By Carla Davis
Sheer out-of-this-world luck. That’s what Abdelhamid thought when he learned he was selected by lottery for an elusive U.S. visa and green card. So many around the world apply every year, and so few win. Quickly, Abdelhamid and his wife, Laila, packed up their life in Morocco and eventually settled in Houston, Texas, where the first people they met were Butch and Nell Green.
For the Greens, who serve as Cooperative Baptist Fellowship field personnel in Houston, this new friendship was not about luck.
“God today has brought the world to our doorsteps,” Butch said. “Refugees, immigrants and international students are our neighbors, and we have a responsibility as Christians, as churches, to reach out with the love of Christ.”
To Abdelhamid and Laila, that love looked like being there to pick them up from the airport when they first arrived, giving them a place to stay until they found an apartment and helping provide necessities for their first home in America.
“[The Greens] were our start here in America,” Abdelhamid said. “They have done their best to help us. Without such people life would be worthless.”
Embracing a global neighborhood
Every year, tens of thousands of people like Abdelhamid and Laila move to the United States. Some are international students who study for a few years and return to their home country. Some are immigrants who choose to relocate for employment or family. And others are refugees who are forced to resettle because of violence, poverty or other unrest in their own country.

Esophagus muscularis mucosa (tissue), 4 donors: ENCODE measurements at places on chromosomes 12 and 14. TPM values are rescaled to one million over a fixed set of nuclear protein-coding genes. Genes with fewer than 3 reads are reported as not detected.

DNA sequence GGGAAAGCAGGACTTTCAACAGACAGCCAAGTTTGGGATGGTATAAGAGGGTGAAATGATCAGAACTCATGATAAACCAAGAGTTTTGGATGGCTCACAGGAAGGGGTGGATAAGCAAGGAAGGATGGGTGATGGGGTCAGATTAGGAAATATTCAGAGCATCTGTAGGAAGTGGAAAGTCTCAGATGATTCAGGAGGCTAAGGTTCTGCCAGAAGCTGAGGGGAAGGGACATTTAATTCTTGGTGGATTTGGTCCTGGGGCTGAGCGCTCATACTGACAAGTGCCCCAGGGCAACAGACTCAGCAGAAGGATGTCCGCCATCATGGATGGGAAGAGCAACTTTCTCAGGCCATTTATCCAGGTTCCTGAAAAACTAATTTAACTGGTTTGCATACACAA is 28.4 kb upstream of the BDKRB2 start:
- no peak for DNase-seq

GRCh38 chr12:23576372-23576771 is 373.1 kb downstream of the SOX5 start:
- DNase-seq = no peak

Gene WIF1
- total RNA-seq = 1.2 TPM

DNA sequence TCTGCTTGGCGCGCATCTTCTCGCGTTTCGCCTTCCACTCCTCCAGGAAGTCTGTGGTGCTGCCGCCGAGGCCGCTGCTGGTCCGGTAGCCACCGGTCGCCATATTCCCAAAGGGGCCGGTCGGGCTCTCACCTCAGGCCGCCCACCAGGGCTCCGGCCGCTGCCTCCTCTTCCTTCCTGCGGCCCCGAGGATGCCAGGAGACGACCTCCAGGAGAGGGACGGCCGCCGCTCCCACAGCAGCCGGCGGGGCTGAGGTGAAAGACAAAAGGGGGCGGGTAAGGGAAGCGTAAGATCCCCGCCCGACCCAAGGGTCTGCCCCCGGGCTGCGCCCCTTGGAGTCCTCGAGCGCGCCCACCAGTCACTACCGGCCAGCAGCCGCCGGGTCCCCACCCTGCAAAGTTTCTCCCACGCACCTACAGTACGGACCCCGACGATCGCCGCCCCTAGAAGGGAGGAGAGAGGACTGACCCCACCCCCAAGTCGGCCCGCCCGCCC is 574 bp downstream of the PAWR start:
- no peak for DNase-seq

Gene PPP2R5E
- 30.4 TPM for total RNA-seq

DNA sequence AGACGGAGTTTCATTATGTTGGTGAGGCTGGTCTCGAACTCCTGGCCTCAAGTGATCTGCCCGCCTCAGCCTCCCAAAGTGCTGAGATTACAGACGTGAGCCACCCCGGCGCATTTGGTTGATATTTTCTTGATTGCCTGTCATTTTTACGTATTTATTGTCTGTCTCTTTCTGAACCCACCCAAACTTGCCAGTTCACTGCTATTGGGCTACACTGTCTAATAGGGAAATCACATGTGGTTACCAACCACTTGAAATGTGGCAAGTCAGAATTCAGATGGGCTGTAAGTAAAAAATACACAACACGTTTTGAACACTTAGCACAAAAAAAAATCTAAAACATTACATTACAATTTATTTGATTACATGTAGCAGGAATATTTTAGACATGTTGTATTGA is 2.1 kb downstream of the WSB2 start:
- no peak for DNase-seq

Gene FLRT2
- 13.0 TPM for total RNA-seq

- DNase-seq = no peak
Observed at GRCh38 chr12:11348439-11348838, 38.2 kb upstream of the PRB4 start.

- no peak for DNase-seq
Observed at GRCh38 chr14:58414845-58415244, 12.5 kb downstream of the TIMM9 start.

“We have to realize that God is not only giving us an opportunity in this migration, but a blessing,” Nell said. “Our churches will be better for seeing it, embracing it and reaching into it.”
In Houston alone, an estimated 2,500 refugees resettle every year. Most start with little to nothing, arriving with only the clothes on their back. Agencies like Interfaith Ministries for Greater Houston (IMGH) help transition refugees to their new home by providing assistance with housing, English and culture classes, job placement and basic needs like furniture and kitchen utensils. The Greens partner with IMGH and serve as cultural guides and emotional support for new refugees.
“They come with a lot of questions, expectations and fear — but also a lot of hope,” said IMGH program assistant Lizeth Zavala. “They’ve been through so much that they’re willing to start a new life.”
But starting anew can be tough. Resettlement agencies often help during a refugee’s first three months in the United States. After that, “too often they’re just left floundering,” Nell said. Most still need help finding jobs, learning English, getting around town and understanding American culture.
Christians and churches can help fill this void, and part of the Greens’ ministry is equipping individuals and congregations to do just that. Tallowood Baptist Church, a CBF-partner congregation in Houston, has collected furniture for refugee families and school supplies for refugee children. Church members have also made welcome baskets filled with food and other gifts.
“No matter who you are, everybody wants to be needed, welcomed and feel comfortable in their new environment,” said Tallowood member Debbie Connally, who also teaches English classes for refugees.
Just across the city another CBF partner, South Main Baptist Church, is also reaching out to its global neighbors. When a young Muslim woman visited South Main and wanted to know more about Christianity, Amy Grizzle Kane, the church’s minister to adults, called on Nell as a resource.
“Nell and I took the young woman to lunch to get to know her and talk with her more about her faith. It was phenomenal the way and the depth that Nell could connect with her,” Kane said. “It’s really a wonderful testimony to the missions work that CBF is doing when we can participate with field personnel and see ministry at work.”
Reaching out to Muslim neighbors